One Pancake at a Time
One Pancake at a Time
Everyday Magic Column, Calaveras Enterprise Newspaper, Sept. 22, 2023
When I was 15 years old, my mom bought a restaurant. Well, she was the one who made the decision and signed the paperwork, but it was all of us—my two sisters, myself, and my dad— who became owners that August day. Mom made that very clear—this was a family business, we were all in it together. Family Matters, Inc., was born, and “the cafe” became another member of our family.
My mom was a fiery, practical-joke-playing, irreverent, sometimes recklessly impulsive and seemingly fearless woman. It wasn’t just the red hair. She was a force. So it was more than a little frightening to see her cowering—literally hiding behind the sofa—when the time came to go to the bank and seal the deal. My uncle Timmy, an equally bold and occasionally brash man, had to come to the house to coax or drag her. Knowing my uncle, I imagine his encouraging words contained more than a few expletives, and they dragged her out from behind the furniture and up the road to face her future.
I learned more than one lesson from my mom. Despite her endless courage to tackle life head-on, she was a complicated woman. Most who knew her as a convivial and confident businesswoman had no idea that she was often wracked with fear, indecision, regret and loneliness, among other human conditions. Growing up, I was endlessly confused by her extreme emotions which often swung so hard you could get whiplash if you weren’t careful to get out of the way.
Today, I feel more akin to her than ever.
Fifteen-year-old me thought owning a restaurant was “cool” or something fun to do with my sisters. I relished in the details, enjoying trips to the craft store to find the perfect little baskets to hold the salt and pepper shakers on the tables, tying each with a ribbon that matched the tablecloths, rearranging the plants that hung suspended in the large glass window fronts. I didn’t know then that I was learning life lessons while carrying plates and pouring coffee.
When I went to work in the kitchen alongside my mom, I learned how to make poached eggs and perfectly buttered toast, to read the bubbling edge of a pancake to k
now when to flip it.
I also learned how to take up space, how to go head-to-head with a grumpy cook or an impatient waitress. I gained a work ethic thanks to mom’s favorite saying, “If you’ve got time to lean, you’ve got time to clean.”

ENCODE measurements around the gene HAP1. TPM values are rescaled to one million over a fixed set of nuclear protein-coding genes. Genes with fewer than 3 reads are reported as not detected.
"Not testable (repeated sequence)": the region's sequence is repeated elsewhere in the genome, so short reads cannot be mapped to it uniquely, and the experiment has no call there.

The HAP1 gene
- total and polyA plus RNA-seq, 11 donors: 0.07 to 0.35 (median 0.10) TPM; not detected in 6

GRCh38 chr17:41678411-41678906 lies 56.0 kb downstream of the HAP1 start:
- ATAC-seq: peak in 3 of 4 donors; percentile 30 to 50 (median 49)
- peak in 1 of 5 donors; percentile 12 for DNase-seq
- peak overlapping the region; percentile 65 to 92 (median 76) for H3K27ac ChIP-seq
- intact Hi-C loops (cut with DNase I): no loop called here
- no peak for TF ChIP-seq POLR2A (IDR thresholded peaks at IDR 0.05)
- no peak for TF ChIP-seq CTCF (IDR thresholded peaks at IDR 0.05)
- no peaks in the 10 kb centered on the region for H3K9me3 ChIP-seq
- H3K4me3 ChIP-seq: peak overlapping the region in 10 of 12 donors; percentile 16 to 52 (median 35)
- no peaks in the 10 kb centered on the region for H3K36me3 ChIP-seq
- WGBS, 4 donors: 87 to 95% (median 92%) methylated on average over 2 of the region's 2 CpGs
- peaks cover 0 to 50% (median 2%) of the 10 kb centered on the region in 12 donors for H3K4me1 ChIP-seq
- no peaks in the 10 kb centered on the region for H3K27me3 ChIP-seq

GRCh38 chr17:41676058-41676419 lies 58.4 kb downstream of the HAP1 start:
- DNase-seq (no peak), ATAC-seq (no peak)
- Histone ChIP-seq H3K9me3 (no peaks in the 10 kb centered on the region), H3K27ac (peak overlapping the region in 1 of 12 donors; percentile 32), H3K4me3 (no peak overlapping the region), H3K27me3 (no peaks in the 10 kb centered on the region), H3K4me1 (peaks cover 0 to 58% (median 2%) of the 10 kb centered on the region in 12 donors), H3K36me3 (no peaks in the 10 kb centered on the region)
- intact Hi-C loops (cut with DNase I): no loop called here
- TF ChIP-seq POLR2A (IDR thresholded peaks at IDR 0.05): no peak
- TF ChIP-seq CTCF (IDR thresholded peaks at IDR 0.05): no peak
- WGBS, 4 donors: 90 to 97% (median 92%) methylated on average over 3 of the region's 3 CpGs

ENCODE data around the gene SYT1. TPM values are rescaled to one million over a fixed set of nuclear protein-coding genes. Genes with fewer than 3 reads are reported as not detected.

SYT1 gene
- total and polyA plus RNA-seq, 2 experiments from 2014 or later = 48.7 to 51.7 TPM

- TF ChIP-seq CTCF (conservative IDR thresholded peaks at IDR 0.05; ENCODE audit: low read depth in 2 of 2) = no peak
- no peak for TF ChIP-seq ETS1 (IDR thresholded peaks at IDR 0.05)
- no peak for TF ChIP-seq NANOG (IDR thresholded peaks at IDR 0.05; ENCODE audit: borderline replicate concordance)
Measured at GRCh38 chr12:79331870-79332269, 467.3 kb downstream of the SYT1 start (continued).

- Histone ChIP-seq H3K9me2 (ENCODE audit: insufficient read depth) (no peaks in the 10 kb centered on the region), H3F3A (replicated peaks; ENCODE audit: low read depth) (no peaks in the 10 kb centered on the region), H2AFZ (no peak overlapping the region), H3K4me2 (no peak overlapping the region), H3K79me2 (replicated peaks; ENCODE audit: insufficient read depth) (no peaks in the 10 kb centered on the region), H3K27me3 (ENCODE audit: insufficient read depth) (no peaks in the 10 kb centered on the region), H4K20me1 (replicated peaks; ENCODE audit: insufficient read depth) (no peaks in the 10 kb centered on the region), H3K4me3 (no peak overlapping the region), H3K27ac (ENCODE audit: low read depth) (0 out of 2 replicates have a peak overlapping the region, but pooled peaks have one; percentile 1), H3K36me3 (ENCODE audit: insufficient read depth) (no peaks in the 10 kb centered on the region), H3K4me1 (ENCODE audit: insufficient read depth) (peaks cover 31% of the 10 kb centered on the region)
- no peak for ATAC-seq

All the while, I was learning something even more important, something I’m not sure my mom knew herself.
It’s ok to not be ok. Just don’t give up.
I think most business owners know that rarely is everything “smooth sailing.” Owning a business is hard. Owning one with your family is even harder! I’ve often half-jokingly told people that I don’t recommend it. But maybe the rewards—knowing your strength, learning how to handle crises, finding your place in the world—outweigh the constant feeling of sinking and the sleepless nights.
I think my mom would say so. I think she’d say it's about getting closer to the people you love, making a home where there wasn't one before. That’s how she was. Everything was about family, whether you liked it or not.
What I learned by watching my mom—observing what she accomplished with confidence and what she did when everything seemed impossible, when she had to come out of hiding and walk into an unknown future, with nothing but hope, luck, and a motley crew of supporters to lean on—is that making your mark on the world isn’t about money or financial success (though hopefully it at least pays the bills!).
To me, It’s about owning your truth, being your most authentic self, being purified by the fire that you didn’t want to walk through in the first place. It’s creating a legacy of bravery and passion, one that gives meaning to not just your own life but the lives of those around you. And if you happen to also serve the best breakfast in town, that’s just icing on the (pan)cake.